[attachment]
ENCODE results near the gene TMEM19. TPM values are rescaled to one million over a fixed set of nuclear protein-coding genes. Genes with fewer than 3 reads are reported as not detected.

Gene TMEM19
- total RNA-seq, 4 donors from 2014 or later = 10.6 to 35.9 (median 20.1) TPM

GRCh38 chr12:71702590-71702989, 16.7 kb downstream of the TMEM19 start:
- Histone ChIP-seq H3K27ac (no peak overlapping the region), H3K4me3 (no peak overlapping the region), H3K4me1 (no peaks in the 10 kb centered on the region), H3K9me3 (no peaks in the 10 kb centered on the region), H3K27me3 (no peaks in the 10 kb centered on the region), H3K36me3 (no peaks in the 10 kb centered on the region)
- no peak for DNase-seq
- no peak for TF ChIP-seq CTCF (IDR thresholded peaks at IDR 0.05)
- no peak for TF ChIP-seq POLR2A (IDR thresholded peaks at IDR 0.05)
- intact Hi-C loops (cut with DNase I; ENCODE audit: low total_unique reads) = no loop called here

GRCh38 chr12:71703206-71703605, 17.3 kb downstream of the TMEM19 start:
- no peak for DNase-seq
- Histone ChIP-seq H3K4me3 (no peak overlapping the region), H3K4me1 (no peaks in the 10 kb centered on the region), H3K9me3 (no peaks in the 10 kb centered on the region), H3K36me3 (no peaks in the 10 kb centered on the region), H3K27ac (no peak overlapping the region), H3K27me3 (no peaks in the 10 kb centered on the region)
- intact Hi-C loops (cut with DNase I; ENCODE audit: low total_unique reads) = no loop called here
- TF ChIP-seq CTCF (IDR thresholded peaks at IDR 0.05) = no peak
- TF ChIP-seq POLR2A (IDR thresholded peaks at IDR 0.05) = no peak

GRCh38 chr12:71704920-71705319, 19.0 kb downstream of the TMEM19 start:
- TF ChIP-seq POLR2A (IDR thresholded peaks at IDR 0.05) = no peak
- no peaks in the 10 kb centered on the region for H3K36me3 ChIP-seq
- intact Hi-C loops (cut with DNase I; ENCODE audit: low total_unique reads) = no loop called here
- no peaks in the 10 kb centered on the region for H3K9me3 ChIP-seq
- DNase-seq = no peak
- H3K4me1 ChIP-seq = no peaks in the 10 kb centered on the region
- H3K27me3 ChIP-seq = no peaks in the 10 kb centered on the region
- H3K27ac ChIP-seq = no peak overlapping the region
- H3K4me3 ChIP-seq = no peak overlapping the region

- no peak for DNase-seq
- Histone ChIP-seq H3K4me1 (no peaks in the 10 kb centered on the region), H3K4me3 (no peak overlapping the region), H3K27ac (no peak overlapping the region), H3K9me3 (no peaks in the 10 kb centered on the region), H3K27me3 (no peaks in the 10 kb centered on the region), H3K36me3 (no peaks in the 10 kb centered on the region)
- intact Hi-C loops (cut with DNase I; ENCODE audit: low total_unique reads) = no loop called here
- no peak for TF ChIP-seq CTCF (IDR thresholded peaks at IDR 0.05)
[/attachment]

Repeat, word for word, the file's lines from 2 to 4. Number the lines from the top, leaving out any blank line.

Gene TMEM19
- total RNA-seq, 4 donors from 2014 or later = 10.6 to 35.9 (median 20.1) TPM

GRCh38 chr12:71702590-71702989, 16.7 kb downstream of the TMEM19 start: